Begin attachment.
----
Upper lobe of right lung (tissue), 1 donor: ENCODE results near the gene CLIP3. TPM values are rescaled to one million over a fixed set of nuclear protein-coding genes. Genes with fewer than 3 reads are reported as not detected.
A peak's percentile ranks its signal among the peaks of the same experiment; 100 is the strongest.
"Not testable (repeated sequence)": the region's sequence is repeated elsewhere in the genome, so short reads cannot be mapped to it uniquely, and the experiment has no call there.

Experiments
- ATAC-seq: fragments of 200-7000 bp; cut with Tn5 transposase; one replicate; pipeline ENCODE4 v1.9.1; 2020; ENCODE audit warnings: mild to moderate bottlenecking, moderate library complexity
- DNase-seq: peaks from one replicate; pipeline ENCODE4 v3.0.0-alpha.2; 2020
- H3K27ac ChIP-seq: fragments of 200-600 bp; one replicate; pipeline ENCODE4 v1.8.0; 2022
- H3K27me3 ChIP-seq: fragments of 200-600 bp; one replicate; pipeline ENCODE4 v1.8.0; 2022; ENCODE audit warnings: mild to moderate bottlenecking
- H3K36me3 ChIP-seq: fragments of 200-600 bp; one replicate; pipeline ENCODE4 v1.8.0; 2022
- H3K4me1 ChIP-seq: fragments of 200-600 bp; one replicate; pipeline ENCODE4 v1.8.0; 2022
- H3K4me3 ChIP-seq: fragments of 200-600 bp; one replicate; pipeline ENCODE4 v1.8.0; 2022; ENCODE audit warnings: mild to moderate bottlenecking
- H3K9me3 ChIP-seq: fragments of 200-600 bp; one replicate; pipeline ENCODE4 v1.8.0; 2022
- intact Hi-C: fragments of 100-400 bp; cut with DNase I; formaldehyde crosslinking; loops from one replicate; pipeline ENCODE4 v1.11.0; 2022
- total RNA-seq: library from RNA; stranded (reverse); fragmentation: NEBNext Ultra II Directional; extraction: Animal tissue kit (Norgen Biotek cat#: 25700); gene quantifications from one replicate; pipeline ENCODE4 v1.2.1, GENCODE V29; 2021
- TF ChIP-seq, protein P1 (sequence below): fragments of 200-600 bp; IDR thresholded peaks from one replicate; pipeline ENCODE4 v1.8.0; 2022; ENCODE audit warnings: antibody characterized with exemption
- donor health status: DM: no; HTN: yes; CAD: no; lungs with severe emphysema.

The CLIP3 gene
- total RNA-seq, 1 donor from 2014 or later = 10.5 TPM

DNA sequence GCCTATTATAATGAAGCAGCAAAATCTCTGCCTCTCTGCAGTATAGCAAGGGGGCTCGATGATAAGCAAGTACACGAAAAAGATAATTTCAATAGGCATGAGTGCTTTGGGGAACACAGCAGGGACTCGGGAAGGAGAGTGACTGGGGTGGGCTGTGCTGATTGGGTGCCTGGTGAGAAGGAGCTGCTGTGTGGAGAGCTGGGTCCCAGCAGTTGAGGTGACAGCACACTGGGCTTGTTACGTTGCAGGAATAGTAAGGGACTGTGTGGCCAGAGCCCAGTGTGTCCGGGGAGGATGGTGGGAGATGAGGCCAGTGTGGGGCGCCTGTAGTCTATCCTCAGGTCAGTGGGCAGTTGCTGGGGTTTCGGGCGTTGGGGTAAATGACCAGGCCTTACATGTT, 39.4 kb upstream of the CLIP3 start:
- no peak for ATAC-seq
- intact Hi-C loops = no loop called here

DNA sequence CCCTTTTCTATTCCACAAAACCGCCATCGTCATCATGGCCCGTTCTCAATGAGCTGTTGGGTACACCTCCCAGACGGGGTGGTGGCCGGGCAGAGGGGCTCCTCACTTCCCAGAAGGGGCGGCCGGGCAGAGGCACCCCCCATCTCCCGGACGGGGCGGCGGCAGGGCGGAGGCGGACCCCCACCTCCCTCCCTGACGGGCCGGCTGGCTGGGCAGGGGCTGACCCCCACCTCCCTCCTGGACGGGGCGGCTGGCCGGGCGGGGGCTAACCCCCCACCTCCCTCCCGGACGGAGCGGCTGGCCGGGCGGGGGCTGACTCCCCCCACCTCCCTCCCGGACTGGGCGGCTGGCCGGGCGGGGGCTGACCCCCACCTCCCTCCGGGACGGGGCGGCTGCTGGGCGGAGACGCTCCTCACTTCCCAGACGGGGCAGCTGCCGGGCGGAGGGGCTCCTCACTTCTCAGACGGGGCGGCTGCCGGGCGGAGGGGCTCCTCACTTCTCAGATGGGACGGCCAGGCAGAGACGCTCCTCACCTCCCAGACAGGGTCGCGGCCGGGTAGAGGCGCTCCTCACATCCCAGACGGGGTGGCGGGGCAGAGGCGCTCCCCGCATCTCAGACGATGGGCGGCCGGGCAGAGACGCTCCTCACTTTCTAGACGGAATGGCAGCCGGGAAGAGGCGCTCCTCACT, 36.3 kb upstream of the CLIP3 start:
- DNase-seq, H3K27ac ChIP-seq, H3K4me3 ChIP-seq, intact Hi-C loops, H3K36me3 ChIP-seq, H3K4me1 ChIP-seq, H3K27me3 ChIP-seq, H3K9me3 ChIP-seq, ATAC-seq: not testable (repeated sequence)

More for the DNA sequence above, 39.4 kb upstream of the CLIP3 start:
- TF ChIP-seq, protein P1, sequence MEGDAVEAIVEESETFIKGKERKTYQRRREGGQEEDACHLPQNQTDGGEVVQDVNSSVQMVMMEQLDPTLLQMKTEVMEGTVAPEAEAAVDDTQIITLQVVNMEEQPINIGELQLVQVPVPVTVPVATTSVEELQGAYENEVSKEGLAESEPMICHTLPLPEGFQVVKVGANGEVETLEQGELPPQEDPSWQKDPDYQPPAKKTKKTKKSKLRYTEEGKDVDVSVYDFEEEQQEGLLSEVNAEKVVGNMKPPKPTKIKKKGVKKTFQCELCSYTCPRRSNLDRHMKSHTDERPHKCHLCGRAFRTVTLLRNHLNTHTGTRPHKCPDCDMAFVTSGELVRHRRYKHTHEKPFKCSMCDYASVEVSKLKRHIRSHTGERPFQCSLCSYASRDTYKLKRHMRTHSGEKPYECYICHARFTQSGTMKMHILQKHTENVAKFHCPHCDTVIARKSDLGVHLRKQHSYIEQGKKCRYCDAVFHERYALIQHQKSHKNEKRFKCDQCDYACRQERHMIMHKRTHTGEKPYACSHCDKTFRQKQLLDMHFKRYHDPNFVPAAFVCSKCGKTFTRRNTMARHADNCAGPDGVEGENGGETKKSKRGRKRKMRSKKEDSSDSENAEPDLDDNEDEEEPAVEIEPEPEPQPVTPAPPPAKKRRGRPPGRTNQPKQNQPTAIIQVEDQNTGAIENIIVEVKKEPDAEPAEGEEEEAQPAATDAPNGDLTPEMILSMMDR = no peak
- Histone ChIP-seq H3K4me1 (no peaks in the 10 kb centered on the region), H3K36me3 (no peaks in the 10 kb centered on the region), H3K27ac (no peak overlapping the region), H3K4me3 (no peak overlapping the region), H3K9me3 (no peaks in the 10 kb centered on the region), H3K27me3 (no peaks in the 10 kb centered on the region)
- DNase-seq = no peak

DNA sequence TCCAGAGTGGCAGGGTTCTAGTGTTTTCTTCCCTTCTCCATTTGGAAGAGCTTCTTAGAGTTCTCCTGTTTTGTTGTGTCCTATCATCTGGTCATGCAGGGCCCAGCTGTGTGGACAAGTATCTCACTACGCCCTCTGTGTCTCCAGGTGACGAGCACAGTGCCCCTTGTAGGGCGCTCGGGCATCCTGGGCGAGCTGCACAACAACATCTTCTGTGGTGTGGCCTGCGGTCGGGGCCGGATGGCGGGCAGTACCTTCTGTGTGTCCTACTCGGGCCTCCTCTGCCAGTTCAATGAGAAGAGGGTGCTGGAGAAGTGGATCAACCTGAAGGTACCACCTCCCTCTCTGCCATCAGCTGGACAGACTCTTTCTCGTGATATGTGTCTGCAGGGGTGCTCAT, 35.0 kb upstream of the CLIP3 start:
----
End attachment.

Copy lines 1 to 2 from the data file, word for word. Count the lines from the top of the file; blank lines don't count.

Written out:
Upper lobe of right lung (tissue), 1 donor: ENCODE results near the gene CLIP3. TPM values are rescaled to one million over a fixed set of nuclear protein-coding genes. Genes with fewer than 3 reads are reported as not detected.
A peak's percentile ranks its signal among the peaks of the same experiment; 100 is the strongest.